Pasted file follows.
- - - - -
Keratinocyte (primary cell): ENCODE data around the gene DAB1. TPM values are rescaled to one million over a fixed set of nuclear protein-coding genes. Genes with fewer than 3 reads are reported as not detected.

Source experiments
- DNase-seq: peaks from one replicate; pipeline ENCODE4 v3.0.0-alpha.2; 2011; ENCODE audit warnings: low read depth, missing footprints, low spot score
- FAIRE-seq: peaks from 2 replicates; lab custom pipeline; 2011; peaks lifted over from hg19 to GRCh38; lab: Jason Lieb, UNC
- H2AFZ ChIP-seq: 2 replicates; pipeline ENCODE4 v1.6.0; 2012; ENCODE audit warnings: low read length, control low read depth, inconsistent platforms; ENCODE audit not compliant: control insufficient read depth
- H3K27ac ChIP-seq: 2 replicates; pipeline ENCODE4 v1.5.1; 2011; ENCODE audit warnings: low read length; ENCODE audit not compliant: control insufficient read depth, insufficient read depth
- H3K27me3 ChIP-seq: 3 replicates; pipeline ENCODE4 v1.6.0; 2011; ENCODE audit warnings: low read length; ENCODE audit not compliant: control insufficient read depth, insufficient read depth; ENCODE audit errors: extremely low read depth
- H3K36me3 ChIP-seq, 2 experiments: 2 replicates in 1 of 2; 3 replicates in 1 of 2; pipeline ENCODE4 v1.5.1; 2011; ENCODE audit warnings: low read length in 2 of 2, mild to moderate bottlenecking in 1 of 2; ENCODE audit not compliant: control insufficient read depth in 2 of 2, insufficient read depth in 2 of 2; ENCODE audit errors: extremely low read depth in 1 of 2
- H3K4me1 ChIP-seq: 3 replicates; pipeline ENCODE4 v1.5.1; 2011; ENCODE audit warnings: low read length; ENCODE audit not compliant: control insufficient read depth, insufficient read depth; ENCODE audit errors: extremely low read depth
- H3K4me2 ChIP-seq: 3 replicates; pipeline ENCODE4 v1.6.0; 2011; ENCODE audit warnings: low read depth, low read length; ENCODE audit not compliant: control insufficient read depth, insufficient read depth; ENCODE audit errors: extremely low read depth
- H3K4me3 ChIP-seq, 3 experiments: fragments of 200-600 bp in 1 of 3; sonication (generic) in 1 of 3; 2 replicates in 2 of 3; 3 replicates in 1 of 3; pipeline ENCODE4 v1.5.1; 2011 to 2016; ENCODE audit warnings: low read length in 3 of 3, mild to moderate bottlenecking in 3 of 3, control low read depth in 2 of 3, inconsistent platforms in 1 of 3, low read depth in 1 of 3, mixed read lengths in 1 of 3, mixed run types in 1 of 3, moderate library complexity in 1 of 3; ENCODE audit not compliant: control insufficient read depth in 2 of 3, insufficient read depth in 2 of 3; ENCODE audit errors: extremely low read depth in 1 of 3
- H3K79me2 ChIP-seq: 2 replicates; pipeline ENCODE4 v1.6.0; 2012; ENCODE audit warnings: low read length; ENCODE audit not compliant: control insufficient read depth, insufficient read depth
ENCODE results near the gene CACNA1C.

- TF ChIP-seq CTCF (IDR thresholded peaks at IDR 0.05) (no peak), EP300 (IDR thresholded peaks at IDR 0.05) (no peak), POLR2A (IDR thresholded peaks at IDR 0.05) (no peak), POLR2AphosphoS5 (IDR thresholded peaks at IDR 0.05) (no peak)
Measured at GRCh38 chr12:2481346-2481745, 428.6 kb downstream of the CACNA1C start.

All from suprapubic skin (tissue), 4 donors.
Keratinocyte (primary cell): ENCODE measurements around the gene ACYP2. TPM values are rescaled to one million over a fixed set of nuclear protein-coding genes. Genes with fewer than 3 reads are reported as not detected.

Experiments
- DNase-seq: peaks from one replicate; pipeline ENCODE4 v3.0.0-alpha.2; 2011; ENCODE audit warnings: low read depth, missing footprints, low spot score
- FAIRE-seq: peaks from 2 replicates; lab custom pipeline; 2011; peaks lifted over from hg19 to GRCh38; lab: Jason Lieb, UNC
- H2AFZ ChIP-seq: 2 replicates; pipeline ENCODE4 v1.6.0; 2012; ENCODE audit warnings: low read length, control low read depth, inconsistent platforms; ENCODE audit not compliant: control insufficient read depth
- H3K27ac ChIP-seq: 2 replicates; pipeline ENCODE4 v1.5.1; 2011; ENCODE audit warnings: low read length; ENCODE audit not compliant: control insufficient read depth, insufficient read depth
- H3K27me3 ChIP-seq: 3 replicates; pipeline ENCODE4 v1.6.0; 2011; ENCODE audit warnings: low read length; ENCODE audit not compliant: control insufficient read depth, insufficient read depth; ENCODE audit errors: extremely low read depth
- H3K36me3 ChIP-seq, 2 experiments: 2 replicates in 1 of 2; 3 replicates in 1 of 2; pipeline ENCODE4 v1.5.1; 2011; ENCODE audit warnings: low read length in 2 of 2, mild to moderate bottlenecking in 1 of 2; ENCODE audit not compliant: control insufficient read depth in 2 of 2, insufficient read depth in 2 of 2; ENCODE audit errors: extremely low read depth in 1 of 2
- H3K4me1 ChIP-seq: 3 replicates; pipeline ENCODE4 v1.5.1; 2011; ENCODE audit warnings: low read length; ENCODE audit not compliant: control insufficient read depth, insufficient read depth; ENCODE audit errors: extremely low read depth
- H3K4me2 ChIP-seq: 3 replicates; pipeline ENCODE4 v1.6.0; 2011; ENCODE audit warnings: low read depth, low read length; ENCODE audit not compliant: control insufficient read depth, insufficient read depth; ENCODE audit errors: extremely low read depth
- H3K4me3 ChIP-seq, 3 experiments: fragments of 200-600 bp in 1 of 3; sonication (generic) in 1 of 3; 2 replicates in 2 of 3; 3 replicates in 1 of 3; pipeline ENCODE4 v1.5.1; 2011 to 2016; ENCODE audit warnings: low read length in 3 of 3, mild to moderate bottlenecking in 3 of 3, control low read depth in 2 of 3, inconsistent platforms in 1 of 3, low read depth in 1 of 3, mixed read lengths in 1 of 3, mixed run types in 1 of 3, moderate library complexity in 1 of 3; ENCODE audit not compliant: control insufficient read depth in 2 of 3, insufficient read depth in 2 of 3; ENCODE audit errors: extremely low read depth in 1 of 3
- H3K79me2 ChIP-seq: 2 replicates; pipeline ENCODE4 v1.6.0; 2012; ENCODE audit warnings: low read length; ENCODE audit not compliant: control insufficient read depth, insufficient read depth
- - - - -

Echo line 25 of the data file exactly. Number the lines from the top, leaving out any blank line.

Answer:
- H3K4me1 ChIP-seq: 3 replicates; pipeline ENCODE4 v1.5.1; 2011; ENCODE audit warnings: low read length; ENCODE audit not compliant: control insufficient read depth, insufficient read depth; ENCODE audit errors: extremely low read depth